Two days prior to the spill, the MV Braer had suffered contamination of its fuel by sea water after cracks in the fuel lines had former. In the early morning of January 5, the contamination became so great that the engine could no longer function. Dead in the water, the 242 metre long oil tanker, laden with 85,000 tonnes of Gulfaks crude oil, was at the mercy of the elements. And the elements were not feeling merciful.
The winds were blowing between Force 10 and 11 that night (a range from 89-117 kmh, or 55-73 mph), driving the now uncontrollable tanker towards the rocks of Sumbergh Heads. In the event, she ran aground at Garths Ness, and although a great amount of oil leaked out, the combination of the violence of the storm and the nature of the oil (Gulfaks is unusually biodegradable) dispersed the oil more quickly that might otherwise have been the case. The environmental toll was still vast and preventable, but it would only have been worse had the oil not been Gulfaks. A small mercy, perhaps, but a mercy just the same.
Gerlertner was a professor of computer science at Yale University who made important contributions to his discipline in the seventies and eighties. He is credited (along with Nicholas Carriero) as the inventor of tuple spaces, a programming concept originally created in the Linda programming language, which inspired similar ideas in several other languages, including Java, Lisp, Python, Ruby and .NET.
In June of 1993, he was the first person to receive a letter bomb from the newly active Unabomber, who had last bombed someone six years earlier. Gerlertner was badly injured by the bomb’s detonation, and although he later recovered, his right hand and eye sustained permanent damage. Gerlertner returned to studying and teaching after his convalesence, and the Unabomber was eventually caught a little under three years later. A violent anti-technologist, he had deliberately targetted Gerlertner and others.
The Bobbits – Lorena and John Wayne Bobbit – had been married for a little over five years of not terribly happy matrimony on June 23, 1993. That was the night when, finally provoked to action by the latest in a what was apparently a series of spousal abuse incidents, Lorena got out of bed, came back with a knife, and cut John’s penis off.
Lorena was arrested, but found not guilty by reason of temporary insanity. John’s penis was surgically re-attached. The couple were divorced in 1995.
Lorena became a campaigner against domestic abuse. John went on to abuse his next fiance, and then his next wife (these were two separate women). As the possessor of what was, at that time, arguably the most notorious penis in the world, he also attempted to become a porn star (which only goes to illustrate that some insanities are more temporary than others). As of 2009, he apparently still sends Lorena Valentine’s Day cards.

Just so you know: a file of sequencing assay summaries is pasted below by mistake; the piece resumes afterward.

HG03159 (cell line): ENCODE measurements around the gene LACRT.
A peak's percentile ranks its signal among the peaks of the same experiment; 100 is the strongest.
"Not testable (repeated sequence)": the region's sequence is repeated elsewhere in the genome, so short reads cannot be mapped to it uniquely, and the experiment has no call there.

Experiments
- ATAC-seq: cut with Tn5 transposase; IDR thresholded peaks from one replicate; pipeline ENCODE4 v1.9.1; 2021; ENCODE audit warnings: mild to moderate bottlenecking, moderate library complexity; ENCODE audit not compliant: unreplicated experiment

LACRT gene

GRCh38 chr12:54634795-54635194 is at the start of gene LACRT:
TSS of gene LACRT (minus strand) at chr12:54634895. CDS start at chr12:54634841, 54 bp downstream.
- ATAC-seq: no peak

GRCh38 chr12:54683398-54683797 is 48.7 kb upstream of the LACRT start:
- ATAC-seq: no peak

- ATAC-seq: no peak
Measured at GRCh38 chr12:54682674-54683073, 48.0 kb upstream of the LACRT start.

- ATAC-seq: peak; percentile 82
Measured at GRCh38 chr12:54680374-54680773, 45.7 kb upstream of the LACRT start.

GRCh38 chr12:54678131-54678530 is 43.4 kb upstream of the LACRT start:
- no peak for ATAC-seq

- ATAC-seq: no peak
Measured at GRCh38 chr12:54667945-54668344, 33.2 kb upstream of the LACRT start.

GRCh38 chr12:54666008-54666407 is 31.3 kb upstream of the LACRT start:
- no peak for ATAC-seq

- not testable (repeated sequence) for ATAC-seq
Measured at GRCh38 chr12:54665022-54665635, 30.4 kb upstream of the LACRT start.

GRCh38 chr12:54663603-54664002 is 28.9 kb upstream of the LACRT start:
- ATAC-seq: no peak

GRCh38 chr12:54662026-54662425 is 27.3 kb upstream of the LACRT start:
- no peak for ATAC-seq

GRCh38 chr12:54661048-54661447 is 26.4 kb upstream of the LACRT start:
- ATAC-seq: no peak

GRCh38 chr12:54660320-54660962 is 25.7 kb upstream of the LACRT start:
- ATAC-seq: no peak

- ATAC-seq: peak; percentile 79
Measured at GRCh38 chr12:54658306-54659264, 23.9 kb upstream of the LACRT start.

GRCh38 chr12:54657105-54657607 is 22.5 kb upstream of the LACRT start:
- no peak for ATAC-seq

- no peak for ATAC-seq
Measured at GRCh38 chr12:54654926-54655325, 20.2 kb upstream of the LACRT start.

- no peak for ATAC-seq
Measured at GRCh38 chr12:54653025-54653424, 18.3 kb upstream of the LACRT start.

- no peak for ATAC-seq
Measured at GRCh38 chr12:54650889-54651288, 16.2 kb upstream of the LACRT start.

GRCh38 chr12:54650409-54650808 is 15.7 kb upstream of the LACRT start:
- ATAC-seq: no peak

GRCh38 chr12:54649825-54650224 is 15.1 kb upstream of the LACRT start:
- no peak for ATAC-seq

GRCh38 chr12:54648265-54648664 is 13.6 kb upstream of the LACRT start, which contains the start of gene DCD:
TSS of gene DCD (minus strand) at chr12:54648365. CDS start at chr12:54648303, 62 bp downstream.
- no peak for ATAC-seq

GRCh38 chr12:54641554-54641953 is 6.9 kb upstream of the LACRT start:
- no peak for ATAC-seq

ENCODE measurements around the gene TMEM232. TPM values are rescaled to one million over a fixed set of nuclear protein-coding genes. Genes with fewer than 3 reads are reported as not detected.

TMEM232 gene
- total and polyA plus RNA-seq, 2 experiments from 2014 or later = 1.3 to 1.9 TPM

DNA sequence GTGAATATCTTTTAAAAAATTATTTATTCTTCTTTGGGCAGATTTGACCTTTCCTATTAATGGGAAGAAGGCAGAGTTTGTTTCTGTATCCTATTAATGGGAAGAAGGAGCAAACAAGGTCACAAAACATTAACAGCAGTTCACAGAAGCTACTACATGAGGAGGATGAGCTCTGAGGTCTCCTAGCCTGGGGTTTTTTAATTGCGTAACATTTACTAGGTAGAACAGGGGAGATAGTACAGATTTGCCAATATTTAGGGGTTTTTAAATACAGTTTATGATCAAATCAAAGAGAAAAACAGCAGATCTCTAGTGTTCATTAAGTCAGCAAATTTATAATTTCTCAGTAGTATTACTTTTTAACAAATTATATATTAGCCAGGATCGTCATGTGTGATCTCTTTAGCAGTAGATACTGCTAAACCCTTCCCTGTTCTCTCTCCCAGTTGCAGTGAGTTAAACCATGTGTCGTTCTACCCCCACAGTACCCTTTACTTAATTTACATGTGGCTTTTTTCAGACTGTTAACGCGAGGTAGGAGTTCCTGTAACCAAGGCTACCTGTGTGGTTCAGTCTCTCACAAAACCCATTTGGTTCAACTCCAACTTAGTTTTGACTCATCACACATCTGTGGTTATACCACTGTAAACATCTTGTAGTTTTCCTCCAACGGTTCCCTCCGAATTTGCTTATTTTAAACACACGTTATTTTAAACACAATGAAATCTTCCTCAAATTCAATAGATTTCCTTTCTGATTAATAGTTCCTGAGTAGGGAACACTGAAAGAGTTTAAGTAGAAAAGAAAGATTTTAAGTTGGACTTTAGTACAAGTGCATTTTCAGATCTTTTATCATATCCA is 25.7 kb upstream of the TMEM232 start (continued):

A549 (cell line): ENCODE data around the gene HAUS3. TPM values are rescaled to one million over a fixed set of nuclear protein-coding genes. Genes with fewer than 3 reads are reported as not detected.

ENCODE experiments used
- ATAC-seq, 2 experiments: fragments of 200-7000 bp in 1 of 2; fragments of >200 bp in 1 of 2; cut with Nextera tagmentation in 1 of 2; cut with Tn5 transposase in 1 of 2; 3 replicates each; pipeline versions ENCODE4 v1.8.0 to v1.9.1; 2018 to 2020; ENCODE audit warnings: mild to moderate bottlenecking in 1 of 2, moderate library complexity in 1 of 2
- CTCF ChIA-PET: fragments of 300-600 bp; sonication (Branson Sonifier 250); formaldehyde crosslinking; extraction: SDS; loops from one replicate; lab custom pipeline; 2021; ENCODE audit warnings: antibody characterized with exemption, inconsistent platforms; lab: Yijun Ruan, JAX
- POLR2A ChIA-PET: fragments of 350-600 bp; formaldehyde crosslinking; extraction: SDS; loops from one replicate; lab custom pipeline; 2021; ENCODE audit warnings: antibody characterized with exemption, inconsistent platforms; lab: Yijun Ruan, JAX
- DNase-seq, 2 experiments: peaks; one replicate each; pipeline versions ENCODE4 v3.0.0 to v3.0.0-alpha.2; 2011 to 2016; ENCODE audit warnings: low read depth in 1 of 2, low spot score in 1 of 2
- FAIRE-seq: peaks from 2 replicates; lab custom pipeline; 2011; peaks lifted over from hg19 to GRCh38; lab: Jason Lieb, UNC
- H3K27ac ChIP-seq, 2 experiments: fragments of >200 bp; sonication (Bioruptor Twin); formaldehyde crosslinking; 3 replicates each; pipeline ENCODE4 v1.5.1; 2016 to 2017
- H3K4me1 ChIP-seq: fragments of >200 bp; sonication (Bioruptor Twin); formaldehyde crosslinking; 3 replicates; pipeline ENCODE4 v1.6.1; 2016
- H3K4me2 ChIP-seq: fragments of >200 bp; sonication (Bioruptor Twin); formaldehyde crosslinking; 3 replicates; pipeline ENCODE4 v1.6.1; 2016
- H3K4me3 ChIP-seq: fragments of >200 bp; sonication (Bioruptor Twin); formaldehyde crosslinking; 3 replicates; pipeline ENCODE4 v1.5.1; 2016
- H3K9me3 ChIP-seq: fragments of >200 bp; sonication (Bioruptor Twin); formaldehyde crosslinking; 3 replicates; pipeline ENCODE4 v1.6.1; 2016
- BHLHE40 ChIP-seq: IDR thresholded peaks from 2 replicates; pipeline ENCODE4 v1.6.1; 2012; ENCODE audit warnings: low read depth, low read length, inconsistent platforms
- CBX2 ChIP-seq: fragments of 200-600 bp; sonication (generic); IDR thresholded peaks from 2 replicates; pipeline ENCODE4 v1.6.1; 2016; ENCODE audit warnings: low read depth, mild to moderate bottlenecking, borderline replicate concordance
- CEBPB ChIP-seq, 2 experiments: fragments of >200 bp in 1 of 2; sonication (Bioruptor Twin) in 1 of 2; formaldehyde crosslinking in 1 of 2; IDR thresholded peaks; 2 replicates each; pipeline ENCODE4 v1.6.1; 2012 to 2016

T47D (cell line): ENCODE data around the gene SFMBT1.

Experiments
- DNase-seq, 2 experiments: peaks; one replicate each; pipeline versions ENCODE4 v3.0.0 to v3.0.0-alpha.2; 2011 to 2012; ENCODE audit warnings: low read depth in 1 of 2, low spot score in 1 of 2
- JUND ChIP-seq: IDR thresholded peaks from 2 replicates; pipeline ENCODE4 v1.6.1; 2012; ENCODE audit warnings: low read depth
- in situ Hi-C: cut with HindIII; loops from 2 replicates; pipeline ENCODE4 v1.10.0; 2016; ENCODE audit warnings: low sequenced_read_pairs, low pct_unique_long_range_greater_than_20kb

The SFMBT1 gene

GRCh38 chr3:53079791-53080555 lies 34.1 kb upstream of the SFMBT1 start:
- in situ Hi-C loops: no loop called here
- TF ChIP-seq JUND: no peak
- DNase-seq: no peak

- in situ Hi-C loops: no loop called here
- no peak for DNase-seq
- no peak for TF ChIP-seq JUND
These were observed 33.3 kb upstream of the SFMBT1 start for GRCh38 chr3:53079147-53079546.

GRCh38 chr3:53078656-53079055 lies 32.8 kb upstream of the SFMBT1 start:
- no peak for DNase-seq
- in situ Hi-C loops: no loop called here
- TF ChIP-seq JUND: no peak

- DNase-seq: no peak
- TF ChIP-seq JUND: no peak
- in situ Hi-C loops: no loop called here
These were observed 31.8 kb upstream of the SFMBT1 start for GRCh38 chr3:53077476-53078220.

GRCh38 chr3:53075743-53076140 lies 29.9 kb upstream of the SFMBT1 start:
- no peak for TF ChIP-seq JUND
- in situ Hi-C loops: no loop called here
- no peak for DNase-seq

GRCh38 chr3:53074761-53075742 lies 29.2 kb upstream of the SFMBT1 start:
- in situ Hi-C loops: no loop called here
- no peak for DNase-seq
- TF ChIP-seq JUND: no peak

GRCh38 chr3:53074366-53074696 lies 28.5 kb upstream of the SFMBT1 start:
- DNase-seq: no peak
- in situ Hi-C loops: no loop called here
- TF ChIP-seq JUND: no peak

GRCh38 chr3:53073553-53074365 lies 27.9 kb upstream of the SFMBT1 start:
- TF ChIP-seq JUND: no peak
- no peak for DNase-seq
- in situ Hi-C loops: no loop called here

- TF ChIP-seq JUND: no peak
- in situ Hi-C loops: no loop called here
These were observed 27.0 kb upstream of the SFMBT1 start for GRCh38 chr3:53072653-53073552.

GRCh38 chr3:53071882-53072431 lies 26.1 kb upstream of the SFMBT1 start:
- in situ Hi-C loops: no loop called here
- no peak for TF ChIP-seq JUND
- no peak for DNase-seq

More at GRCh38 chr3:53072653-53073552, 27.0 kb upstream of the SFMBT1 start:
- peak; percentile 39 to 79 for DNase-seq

Albert Collins was one of the truly great bluesmen. From the early days of his career, in 1952, through to his death 41 years later, he became so associated with his chosen guitar – the Fender Telecaster – that he was frequently known as the Master of the Telecaster.
He was 61 years old at the time of his death. He had been diagnosed in August of 1993 with lung cancer, and the prognosis was not good. The cancer had already metastasized at the time it was detected, and he was given four months to live. Collins’ last recordings date from September of that year, with portions of Live ’92/’93 recorded at his last concerts.
Intel’s first Pentium microprocessor was the Pentium P5. Released on March 22, 1993, it was an x86 compatible chip that was an instant hit. Intel promoted it – and subsequent releases in the Pentium series – heavily. For a while there, it seemed like you couldn’t turn around without seeing one those damned “CyberdyneIntel Inside” logos.
The Pentium remains, to this day, the single most well known brand of CPU on the planet – today’s song is certainly proof of that.
Of all the events I’ve classified as Dateless here – meaning that, for one reason or another, no way existed to date them accurately, this is the most peculiar. But the information does not seem to be anywhere on the web – even Microsoft’s own site does not record the release date of this, the earliest version of their cd-rom encyclopaedia, Microsoft Encarta.
Encarta is in many ways a bridge between traditional encyclopaedias such as the Britannica, and internet based encylopaedias such as Wikipedia. While its editing policies and hard-coded nature are in the tradition of the Britannica, its searchability represented a massive advance, as did its use of hyperlinking between articles and the inclusion of animations or archival footage to help illustrate articles.